I read and reread this book and found it inspiring, but so far I have not become an Martyr. Nevertheless, it is not for women and children. In fact it says for mature audiences right on the cover. If your target is young men, however, this could be a useful.
The Big Book of Martyrs is 192 pages long and the pages are larger than normal size. The comics are in black and white. You can find The Big Book of Martyrs at comic book stores and Amazon.com. The list price is about 15 dollars, 11.66 at Amazon. This is a relatively good price, but not as good as some of the comic book Bibles.
As some of you may know there is also a Lego Bible, titled The Brick Bible which has some objectionable stories. Normally the more adult stories are left out of children's Bibles. This is one you want to avoid, especially for children.
The Catechism of the Seven Sacraments according to the reviews in Amazon is free of this type of thing. It is about $35 for 290 pages.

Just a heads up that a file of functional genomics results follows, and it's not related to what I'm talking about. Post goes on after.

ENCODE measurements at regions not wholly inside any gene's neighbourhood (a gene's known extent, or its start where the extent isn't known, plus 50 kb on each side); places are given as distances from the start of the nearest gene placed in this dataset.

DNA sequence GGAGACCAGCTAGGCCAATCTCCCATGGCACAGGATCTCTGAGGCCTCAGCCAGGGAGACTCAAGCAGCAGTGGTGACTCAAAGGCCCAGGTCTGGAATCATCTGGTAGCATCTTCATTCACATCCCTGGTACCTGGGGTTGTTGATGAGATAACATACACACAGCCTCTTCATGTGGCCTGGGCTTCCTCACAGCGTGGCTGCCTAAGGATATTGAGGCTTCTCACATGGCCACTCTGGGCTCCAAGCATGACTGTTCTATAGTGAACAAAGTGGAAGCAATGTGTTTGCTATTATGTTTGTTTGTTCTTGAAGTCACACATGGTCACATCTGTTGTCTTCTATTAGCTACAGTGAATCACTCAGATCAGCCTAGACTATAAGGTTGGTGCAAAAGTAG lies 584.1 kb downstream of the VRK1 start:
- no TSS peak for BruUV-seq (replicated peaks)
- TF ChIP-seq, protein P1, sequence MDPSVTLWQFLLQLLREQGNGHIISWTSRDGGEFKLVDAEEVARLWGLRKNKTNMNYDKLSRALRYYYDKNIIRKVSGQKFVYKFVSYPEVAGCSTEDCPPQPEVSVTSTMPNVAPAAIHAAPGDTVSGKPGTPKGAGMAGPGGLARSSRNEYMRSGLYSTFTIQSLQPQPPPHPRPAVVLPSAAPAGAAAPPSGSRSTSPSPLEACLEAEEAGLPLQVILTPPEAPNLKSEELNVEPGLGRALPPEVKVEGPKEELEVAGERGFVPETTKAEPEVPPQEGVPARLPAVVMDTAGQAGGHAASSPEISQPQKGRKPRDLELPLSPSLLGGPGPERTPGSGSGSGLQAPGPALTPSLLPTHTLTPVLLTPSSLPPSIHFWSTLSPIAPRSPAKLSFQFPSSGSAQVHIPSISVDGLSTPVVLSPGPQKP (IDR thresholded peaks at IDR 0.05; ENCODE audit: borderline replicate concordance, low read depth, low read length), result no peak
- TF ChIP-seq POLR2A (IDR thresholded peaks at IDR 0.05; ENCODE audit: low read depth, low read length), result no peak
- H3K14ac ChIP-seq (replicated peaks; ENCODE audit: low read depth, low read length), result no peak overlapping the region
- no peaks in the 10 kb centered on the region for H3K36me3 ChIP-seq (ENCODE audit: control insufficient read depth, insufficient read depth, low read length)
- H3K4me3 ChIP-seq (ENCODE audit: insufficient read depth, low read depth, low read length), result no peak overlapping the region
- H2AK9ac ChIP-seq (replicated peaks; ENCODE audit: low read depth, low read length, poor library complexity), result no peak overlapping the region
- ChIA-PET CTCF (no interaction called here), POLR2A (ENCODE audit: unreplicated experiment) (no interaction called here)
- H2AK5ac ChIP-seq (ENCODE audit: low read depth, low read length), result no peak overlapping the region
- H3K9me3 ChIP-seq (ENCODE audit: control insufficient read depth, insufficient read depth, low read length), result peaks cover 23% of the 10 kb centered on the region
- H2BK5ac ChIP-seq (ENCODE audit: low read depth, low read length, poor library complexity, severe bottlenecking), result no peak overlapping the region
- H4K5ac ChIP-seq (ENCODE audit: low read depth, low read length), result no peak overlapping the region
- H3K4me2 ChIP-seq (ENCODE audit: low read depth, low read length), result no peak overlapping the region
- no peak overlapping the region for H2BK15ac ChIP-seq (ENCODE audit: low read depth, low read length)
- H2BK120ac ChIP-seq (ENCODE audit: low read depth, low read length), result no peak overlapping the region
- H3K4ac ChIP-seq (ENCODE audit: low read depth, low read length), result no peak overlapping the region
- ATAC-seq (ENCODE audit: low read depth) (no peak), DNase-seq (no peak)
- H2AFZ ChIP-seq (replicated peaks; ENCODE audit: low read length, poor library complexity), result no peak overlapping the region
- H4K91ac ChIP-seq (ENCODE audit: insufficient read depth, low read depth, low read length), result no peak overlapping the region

The first episode of this graphic novel is 37 pages long and is free in the Kindle format eBook format and $5.99 in paper. Episodes 2,3, and 4 are slightly longer. The are free for those that subcribe to Kindle Unlimited, They cost $3.99 in Kindle format, and $5.99 in paper. This is a link to the first episode of The Blind Prophet on Amazon.
This could be a good opportunity to support an interesting initiative in its earliest stages.
Here is the web site of a pro life comic Umbert the unborn.
Tautkus also has many comics on line at Comic-Rocket. Once again the rest of Comic Rocket is problematic but the work of Tautkuss is very devout and very Catholic. The drawings are crude and ugly, but this maybe some type of sign of authenticity and sophistication. At any rate this is a large collection put together over almost a decade. Here is a link to Lives of the Saints and People Who Lived Saintly Lives. on Comic-Rocket.